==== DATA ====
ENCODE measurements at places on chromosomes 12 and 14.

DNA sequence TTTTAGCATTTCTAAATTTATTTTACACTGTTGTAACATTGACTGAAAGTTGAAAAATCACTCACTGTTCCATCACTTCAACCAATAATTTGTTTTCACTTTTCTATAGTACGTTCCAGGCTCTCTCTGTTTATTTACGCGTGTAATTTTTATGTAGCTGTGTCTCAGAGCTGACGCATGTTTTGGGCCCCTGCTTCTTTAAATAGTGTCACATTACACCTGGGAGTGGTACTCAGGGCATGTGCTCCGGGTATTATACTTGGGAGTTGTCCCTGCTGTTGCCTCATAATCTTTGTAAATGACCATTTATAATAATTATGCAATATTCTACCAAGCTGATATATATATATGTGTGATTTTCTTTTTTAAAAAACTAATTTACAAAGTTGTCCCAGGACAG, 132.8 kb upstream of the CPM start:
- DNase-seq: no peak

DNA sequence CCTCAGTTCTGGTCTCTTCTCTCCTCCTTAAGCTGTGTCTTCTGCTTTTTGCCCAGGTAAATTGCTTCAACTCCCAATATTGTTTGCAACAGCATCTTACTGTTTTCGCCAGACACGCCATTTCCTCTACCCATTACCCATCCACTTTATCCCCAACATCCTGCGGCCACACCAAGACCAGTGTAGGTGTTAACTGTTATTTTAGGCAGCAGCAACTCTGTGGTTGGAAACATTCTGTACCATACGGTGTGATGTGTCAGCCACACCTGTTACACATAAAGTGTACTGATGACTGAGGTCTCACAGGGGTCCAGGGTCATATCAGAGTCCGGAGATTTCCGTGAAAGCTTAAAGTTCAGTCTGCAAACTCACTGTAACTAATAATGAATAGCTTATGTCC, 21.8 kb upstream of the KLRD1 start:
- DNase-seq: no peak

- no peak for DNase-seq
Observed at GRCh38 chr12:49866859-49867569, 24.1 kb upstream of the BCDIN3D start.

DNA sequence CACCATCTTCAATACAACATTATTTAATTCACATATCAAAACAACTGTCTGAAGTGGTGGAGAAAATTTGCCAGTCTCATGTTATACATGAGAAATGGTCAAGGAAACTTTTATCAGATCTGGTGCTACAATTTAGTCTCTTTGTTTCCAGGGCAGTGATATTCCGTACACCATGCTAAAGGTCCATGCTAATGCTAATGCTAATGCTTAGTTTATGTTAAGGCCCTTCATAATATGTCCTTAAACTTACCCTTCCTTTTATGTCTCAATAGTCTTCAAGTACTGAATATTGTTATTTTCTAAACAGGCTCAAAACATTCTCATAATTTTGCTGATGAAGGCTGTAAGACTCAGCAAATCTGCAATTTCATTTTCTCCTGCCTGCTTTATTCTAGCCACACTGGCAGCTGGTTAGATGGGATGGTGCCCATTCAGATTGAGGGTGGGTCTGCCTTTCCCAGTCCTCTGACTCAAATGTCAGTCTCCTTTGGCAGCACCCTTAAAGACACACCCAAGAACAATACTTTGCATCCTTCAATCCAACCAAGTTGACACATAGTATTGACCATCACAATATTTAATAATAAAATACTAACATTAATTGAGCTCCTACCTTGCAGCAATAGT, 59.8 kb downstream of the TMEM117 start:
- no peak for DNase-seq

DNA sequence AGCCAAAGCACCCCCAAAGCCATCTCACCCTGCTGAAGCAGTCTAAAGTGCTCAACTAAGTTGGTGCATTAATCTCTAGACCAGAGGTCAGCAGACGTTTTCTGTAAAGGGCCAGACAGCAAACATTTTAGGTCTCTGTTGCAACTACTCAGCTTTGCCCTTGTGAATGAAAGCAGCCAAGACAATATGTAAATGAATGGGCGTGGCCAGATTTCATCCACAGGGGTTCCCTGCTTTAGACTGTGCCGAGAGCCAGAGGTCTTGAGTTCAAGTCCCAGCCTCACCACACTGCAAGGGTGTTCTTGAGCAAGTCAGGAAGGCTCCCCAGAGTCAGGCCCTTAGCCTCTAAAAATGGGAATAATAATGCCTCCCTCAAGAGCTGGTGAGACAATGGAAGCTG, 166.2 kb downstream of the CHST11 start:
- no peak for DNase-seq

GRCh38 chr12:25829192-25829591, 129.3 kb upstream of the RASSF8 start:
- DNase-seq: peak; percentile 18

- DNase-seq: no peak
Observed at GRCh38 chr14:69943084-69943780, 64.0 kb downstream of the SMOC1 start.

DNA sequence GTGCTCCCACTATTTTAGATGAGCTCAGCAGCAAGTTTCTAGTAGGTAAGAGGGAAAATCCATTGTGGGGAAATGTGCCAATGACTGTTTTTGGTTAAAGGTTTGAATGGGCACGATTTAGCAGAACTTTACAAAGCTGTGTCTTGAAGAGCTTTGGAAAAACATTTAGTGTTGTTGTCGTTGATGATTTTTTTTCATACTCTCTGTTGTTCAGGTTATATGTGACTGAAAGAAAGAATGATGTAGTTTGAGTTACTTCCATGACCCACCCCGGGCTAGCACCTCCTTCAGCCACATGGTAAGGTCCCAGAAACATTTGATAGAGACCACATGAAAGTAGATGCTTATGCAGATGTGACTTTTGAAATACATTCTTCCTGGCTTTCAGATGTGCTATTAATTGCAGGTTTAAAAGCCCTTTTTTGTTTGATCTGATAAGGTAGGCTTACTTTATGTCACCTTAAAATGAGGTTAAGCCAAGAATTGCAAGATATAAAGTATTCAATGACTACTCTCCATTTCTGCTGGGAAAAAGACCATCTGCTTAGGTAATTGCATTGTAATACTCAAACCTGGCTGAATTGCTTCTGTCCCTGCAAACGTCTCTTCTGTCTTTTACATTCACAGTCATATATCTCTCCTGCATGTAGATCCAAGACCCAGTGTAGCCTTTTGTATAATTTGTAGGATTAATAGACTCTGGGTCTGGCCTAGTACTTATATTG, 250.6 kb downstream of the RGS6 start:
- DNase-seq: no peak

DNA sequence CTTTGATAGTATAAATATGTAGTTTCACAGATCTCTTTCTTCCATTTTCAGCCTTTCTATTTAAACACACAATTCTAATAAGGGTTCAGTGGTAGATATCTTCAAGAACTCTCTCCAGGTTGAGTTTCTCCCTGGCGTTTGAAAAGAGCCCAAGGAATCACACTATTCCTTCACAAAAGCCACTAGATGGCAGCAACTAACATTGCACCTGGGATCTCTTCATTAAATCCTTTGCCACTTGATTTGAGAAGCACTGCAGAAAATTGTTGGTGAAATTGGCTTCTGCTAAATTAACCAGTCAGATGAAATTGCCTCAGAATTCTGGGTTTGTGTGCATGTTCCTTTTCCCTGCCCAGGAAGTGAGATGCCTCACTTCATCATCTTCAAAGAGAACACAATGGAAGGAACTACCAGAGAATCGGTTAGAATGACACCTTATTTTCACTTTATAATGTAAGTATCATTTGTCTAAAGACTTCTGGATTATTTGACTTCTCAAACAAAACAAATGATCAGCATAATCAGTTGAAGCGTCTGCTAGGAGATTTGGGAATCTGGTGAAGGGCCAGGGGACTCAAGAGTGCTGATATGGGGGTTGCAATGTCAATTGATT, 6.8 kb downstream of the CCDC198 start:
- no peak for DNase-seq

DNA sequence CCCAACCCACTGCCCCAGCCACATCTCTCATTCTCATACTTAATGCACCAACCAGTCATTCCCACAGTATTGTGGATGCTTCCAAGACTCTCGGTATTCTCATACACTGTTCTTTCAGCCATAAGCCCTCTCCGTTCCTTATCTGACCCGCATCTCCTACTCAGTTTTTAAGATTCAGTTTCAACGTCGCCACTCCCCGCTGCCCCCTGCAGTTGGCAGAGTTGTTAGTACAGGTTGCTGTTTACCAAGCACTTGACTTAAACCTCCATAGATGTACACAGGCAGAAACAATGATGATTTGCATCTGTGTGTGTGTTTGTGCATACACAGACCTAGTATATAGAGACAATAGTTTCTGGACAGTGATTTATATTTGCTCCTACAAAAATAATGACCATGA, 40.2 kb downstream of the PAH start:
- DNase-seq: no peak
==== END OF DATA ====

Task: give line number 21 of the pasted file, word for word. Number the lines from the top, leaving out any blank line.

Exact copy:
- DNase-seq: no peak